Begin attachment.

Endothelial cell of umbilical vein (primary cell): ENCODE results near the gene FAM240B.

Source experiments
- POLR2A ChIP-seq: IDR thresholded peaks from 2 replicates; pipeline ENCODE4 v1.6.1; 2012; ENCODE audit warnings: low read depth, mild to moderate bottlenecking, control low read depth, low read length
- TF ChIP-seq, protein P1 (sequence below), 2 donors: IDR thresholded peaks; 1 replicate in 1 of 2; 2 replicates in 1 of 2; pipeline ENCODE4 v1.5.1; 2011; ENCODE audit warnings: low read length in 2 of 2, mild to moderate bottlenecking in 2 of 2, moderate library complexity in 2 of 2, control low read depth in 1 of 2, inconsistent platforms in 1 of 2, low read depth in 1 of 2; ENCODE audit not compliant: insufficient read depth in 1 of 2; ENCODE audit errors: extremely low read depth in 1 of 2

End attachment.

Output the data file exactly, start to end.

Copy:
Endothelial cell of umbilical vein (primary cell): ENCODE results near the gene FAM240B.

Source experiments
- POLR2A ChIP-seq: IDR thresholded peaks from 2 replicates; pipeline ENCODE4 v1.6.1; 2012; ENCODE audit warnings: low read depth, mild to moderate bottlenecking, control low read depth, low read length
- TF ChIP-seq, protein P1 (sequence below), 2 donors: IDR thresholded peaks; 1 replicate in 1 of 2; 2 replicates in 1 of 2; pipeline ENCODE4 v1.5.1; 2011; ENCODE audit warnings: low read length in 2 of 2, mild to moderate bottlenecking in 2 of 2, moderate library complexity in 2 of 2, control low read depth in 1 of 2, inconsistent platforms in 1 of 2, low read depth in 1 of 2; ENCODE audit not compliant: insufficient read depth in 1 of 2; ENCODE audit errors: extremely low read depth in 1 of 2